Bonded retainers maintain a high-standard orthodontic treatment outcome long term

Published:April 01, 2015DOI:https://doi.org/10.1016/j.ejwf.2015.02.004

      Abstract

      Background

      Numerous studies have demonstrated deterioration of orthodontic treatment outcome postretention; however, few studies present results in cases still in retention long term. The aim of the present study was to evaluate orthodontic treatment outcomes in patients with teeth still in retention at 10 years post-treatment.

      Methods

      This longitudinal study enrolled 108 children who received bonded lingual retainers after treatment with a full fixed appliance. Retainer extension and morphologic stability, as measured by weighted peer assessment ratings (wPAR), were recorded at pretreatment (t0), immediately post-treatment (t1), 5 years post-treatment (t5), and 10 years post-treatment (t10). The t10 results were compared with those from an untreated control group matched on age and sex. Post-treatment stability was additionally tested for correlation to age, sex, malocclusion, and extraction therapy.

      Results

      At the group level, there was a significant mean reduction in wPAR of 74% at t10 (P < 0.001). Additionally, the mean wPAR was significantly better than was that in the control group. At the patient level, 57% of patients were categorized as “greatly improved.” The only factor that could be correlated to post-treatment changes (from t1 to t10) was the presence of at least one bonded retainer (P < 0.05).

      Conclusion

      A “high standard orthodontic treatment outcome” could be maintained 10 years post-treatment by keeping the bonded retainers in both the upper and lower arches. Orthodontic patients expect the aesthetics to be maintained over time. The results from this study, that bonded lingual retainers maintain the orthodontic treatment result for 10 years, are valuable information for the clinician when giving the patients advice and recommendations regarding retainer maintenance.

      Keywords

      To read this article in full you will need to make a payment

      References

        • Little R.M.
        • Riedel R.A.
        • Artun J.
        An evaluation of changes in mandibular anterior alignment from 10 to 20 years postretention.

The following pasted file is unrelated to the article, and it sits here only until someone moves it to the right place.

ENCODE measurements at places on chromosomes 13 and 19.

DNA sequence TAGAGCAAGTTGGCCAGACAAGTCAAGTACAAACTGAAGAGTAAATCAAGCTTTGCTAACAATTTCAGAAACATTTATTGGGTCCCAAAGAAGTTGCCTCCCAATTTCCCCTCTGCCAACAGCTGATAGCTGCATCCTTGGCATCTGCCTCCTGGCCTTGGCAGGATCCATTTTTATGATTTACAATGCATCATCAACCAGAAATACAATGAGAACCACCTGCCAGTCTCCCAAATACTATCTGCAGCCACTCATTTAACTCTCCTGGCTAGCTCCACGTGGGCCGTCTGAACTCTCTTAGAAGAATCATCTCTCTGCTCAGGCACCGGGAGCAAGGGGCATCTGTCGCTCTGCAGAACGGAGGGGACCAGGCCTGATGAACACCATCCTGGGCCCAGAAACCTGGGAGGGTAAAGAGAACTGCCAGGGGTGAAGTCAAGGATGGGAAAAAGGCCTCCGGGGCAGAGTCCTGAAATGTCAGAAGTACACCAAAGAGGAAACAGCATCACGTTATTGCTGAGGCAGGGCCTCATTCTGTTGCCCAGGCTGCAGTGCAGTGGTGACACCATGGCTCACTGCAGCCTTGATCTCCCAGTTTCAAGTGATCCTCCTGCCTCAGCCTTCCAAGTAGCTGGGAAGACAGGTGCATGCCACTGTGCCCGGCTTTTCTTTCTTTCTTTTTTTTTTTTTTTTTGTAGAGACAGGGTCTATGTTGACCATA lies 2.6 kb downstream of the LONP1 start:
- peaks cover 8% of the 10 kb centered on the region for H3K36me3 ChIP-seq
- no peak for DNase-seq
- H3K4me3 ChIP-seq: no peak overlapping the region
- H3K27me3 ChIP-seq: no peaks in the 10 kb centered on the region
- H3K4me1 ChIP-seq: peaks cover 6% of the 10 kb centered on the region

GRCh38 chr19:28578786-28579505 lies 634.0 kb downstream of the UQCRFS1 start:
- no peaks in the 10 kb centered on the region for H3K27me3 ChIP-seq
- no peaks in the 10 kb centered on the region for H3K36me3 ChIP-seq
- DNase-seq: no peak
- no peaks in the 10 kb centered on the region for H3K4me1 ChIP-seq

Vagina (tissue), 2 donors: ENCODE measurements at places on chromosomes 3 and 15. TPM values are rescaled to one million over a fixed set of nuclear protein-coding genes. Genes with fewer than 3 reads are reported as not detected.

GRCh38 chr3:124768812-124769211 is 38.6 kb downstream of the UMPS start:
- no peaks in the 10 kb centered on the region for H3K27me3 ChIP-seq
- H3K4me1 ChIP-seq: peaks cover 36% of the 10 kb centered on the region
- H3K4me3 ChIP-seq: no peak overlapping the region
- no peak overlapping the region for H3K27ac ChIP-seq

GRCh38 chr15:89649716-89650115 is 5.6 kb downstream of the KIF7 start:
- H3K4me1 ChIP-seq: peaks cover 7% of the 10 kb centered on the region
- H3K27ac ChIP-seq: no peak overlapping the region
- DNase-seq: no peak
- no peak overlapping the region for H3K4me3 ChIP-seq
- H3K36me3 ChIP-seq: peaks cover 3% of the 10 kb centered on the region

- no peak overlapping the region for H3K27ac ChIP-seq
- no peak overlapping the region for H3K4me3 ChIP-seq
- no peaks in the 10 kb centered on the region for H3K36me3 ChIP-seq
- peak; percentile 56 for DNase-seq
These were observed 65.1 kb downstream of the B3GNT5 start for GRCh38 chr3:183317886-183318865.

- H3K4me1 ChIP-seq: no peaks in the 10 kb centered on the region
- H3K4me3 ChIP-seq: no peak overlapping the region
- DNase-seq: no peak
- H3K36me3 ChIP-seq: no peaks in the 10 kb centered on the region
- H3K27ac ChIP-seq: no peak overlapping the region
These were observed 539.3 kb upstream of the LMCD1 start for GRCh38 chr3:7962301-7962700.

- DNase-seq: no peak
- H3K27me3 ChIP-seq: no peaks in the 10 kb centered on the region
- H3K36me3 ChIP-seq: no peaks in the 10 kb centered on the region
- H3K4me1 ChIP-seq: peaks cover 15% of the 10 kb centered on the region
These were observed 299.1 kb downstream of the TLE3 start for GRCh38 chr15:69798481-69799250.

Am J Orthod Dentofacial Orthop. 1988; 93: 423-428
        • Reitan K.
        Tissue rearrangement during retention of orthodontically rotated teeth.
        Angle Orthod. 1959; 29: 105-113
        • Thilander B.
        Orthodontic relapse versus natural development.
        Am J Orthod Dentofacial Orthop. 2000; 117: 562-563
        • Bondemark L.
        • Holm A.K.
        • Hansen K.
        • et al.
        Long-term stability of orthodontic treatment and patient satisfaction. A systematic review.
        Angle Orthod. 2007; 77: 181-191
        • Al Yami E.A.
        • Kuijpers-Jagtman A.M.
        • van’t Hof M.A.
        Stability of orthodontic treatment outcome: follow-up until 10 years postretention.
        Am J Orthod Dentofacial Orthop. 1999; 115: 300-304
        • Lagerström L.
        • Fornell A.C.
        • Stenvik A.
        Outcome of a scheme for specialist orthodontic care, a follow-up study in 31-year-olds.
        Swed Dent J. 2011; 35: 41-47
        • Otuyemi O.D.
        • Jones S.P.
        Long-term evaluation of treated class II division 1 malocclusions utilizing the PAR index.
        Br J Orthod. 1995; 22: 171-178
        • Booth F.A.
        • Edelman J.M.
        • Proffit W.R.
        Twenty-year follow-up of patients with permanently bonded mandibular canine-to-canine retainers.
        Am J Orthod Dentofacial Orthop. 2008; 133: 70-76
        • Richmond S.
        • Shaw W.C.
        • Roberts C.T.
        • Andrews M.
        The PAR Index (Peer Assessment Rating): methods to determine outcome of orthodontic treatment in terms of improvement and standards.
        Eur J Orthod. 1992; 14: 180-187
        • Ades A.G.
        • Joondeph D.R.
        • Little R.M.
        • Chapko M.K.
        A long-term study of the relationship of third molars to changes in the mandibular dental arch.
        Am J Orthod Dentofacial Orthop. 1990; 97: 323-335
        • de Freitas M.R.
        • Beltrao R.T.
        • Janson G.
        • Henriques J.F.
        • Cancado R.H.
        Long-term stability of anterior open bite extraction treatment in the permanent dentition.
        Am J Orthod Dentofacial Orthop. 2004; 125: 78-87
        • Haruki T.
        • Little R.M.
        Early versus late treatment of crowded first premolar extraction cases: postretention evaluation of stability and relapse.
        Angle Orthod. 1998; 68: 61-68
        • Little R.M.
        • Riedel R.A.
        • Engst E.D.
        Serial extraction of first premolars—postretention evaluation of stability and relapse.
        Angle Orthod. 1990; 60: 255-262
        • McReynolds D.C.
        • Little R.M.
        Mandibular second premolar extraction—postretention evaluation of stability and relapse.
        Angle Orthod. 1991; 61: 133-144
        • Surbeck B.T.
        • Artun J.
        • Hawkins N.R.
        • Leroux B.
        Associations between initial, posttreatment, and postretention alignment of maxillary anterior teeth.
        Am J Orthod Dentofacial Orthop. 1998; 113: 186-195
        • El-Mangoury N.H.
        Orthodontic relapse in subjects with varying degrees of anteroposterior and vertical dysplasia.
        Am J Orthod. 1979; 75: 548-561
        • Uhde M.D.
        • Sadowsky C.
        • BeGole E.A.
        Long-term stability of dental relationships after orthodontic treatment.
        Angle Orthod. 1983; 53: 240-252
        • Ormiston J.P.
        • Huang G.J.
        • Little R.M.
        • Decker J.D.
        • Seuk G.D.
        Retrospective analysis of long-term stable and unstable orthodontic treatment outcomes.
        Am J Orthod Dentofacial Orthop. 2005; 128: 568-574